Christians and Muslims hope for peaceful coexistence in Maluku Islands

Security has improved whilst trial of those responsible in April violence continues.

Ambon (AsiaNews) – The invisible line separating Muslim and Christian communities is slowly disappearing. Better security and the prosecution of those held responsible for the April violence have led to improved relations between Muslims and Christians on Ambon Island (part of the Maluku Islands, formerly known as Moluccas). Despite some isolated incidents relations between the two communities are now pacified, this according to the United Nations Office for the Coordination of Humanitarian Affairs, enabling many international organisations to resume operations in areas of Ambon once thought unsafe.

Held under tight security, the trials of separatist Maluku Sovereignty Front (FKM) leaders seem to be contributing to the restoration of peace. FKM's Secretary-General Moses Tuanakott, Oly Manuputty, wife of FKM leader Alex Manuputty, and another 17 FKM members are charged with treason.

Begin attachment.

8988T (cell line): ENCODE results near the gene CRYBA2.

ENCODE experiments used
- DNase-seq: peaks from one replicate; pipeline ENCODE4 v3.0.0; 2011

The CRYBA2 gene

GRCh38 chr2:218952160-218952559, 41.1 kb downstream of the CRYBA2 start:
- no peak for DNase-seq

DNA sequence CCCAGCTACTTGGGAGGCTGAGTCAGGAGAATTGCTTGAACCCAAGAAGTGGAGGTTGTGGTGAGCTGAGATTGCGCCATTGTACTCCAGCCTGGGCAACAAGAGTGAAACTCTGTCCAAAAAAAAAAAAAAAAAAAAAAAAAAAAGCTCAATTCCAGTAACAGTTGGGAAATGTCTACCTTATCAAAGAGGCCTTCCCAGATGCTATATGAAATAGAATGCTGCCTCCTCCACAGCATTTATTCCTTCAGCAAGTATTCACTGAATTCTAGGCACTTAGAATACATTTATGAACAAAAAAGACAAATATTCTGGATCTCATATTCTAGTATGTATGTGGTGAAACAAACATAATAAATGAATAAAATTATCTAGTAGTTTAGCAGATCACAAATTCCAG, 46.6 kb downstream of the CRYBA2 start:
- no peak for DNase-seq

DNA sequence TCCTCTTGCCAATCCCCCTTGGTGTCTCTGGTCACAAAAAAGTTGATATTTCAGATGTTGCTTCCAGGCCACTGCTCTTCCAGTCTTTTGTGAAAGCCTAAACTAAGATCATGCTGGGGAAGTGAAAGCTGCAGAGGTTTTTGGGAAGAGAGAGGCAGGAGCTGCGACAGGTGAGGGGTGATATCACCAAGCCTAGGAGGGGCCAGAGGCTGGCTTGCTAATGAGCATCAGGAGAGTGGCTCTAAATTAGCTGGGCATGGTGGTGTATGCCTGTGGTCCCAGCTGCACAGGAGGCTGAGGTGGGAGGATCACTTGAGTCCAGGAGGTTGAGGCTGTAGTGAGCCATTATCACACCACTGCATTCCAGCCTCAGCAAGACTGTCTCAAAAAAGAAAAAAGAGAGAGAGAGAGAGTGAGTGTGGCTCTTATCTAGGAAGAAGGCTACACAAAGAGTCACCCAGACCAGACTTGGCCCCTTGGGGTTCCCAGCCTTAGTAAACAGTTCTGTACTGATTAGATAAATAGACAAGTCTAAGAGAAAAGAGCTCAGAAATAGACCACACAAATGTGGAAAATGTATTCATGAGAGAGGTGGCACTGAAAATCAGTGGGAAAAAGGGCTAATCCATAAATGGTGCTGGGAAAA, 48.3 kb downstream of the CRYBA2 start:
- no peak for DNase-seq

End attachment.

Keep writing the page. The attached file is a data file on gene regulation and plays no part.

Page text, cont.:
A Protestant minister, Agustinus Sahertian (also known as Avner He), is also on trial for allegedly distributing leaflets urging people to fight the Indonesian army and Muslim fundamentalist paramilitary group Laskar Jihad that has vowed to fight a holy war against Christians.

On August 6 in Ambon District Court, the Prosecution asked that Reverend Sahertian be sentenced to two years in prison for incitement prolonging the violence in Ambon City.

A separatist demonstration had started in the city on April 25 and had led to running clashes between Muslims and Christians that lasted till mid-May killing 41 people.

Inter-religious strife began in 1999 and left about 5,000 people dead so far. Another half a million have become refugees. Maluka Christians and Muslims signed a peace accord in 2002, but hostilities have not completely ended. (MA)